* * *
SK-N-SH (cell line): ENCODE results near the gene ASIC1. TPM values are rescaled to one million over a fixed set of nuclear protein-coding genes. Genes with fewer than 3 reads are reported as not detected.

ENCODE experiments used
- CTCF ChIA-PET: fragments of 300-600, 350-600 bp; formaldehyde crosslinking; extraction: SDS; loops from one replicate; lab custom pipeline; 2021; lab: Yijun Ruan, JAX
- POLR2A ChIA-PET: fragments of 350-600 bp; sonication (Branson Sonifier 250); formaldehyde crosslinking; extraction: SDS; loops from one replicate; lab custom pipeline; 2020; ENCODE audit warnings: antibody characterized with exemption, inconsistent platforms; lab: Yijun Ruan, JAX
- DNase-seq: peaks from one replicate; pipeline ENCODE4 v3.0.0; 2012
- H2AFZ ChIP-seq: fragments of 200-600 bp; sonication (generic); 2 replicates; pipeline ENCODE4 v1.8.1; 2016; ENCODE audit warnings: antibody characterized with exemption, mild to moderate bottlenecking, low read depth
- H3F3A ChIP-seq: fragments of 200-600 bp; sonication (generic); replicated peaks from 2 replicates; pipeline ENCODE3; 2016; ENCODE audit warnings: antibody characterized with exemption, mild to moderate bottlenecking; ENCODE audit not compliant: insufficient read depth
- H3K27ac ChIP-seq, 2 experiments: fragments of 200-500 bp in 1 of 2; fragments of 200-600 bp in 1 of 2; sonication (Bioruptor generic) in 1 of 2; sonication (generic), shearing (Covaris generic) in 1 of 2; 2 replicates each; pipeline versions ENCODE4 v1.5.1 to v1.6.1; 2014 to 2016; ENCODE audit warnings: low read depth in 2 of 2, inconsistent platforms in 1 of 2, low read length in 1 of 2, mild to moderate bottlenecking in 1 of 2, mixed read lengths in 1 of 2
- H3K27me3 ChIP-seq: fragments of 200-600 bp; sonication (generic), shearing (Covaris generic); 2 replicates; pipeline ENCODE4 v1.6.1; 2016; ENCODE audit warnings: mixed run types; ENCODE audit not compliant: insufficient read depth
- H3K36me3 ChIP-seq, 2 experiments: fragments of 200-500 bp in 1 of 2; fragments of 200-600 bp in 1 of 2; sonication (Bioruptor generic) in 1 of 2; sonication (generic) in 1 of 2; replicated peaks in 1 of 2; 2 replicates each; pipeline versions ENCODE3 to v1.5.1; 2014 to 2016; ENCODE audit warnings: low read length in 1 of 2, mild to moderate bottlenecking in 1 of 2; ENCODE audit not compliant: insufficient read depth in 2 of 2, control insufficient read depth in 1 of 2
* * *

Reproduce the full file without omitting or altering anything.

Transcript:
SK-N-SH (cell line): ENCODE results near the gene ASIC1. TPM values are rescaled to one million over a fixed set of nuclear protein-coding genes. Genes with fewer than 3 reads are reported as not detected.

ENCODE experiments used
- CTCF ChIA-PET: fragments of 300-600, 350-600 bp; formaldehyde crosslinking; extraction: SDS; loops from one replicate; lab custom pipeline; 2021; lab: Yijun Ruan, JAX
- POLR2A ChIA-PET: fragments of 350-600 bp; sonication (Branson Sonifier 250); formaldehyde crosslinking; extraction: SDS; loops from one replicate; lab custom pipeline; 2020; ENCODE audit warnings: antibody characterized with exemption, inconsistent platforms; lab: Yijun Ruan, JAX
- DNase-seq: peaks from one replicate; pipeline ENCODE4 v3.0.0; 2012
- H2AFZ ChIP-seq: fragments of 200-600 bp; sonication (generic); 2 replicates; pipeline ENCODE4 v1.8.1; 2016; ENCODE audit warnings: antibody characterized with exemption, mild to moderate bottlenecking, low read depth
- H3F3A ChIP-seq: fragments of 200-600 bp; sonication (generic); replicated peaks from 2 replicates; pipeline ENCODE3; 2016; ENCODE audit warnings: antibody characterized with exemption, mild to moderate bottlenecking; ENCODE audit not compliant: insufficient read depth
- H3K27ac ChIP-seq, 2 experiments: fragments of 200-500 bp in 1 of 2; fragments of 200-600 bp in 1 of 2; sonication (Bioruptor generic) in 1 of 2; sonication (generic), shearing (Covaris generic) in 1 of 2; 2 replicates each; pipeline versions ENCODE4 v1.5.1 to v1.6.1; 2014 to 2016; ENCODE audit warnings: low read depth in 2 of 2, inconsistent platforms in 1 of 2, low read length in 1 of 2, mild to moderate bottlenecking in 1 of 2, mixed read lengths in 1 of 2
- H3K27me3 ChIP-seq: fragments of 200-600 bp; sonication (generic), shearing (Covaris generic); 2 replicates; pipeline ENCODE4 v1.6.1; 2016; ENCODE audit warnings: mixed run types; ENCODE audit not compliant: insufficient read depth
- H3K36me3 ChIP-seq, 2 experiments: fragments of 200-500 bp in 1 of 2; fragments of 200-600 bp in 1 of 2; sonication (Bioruptor generic) in 1 of 2; sonication (generic) in 1 of 2; replicated peaks in 1 of 2; 2 replicates each; pipeline versions ENCODE3 to v1.5.1; 2014 to 2016; ENCODE audit warnings: low read length in 1 of 2, mild to moderate bottlenecking in 1 of 2; ENCODE audit not compliant: insufficient read depth in 2 of 2, control insufficient read depth in 1 of 2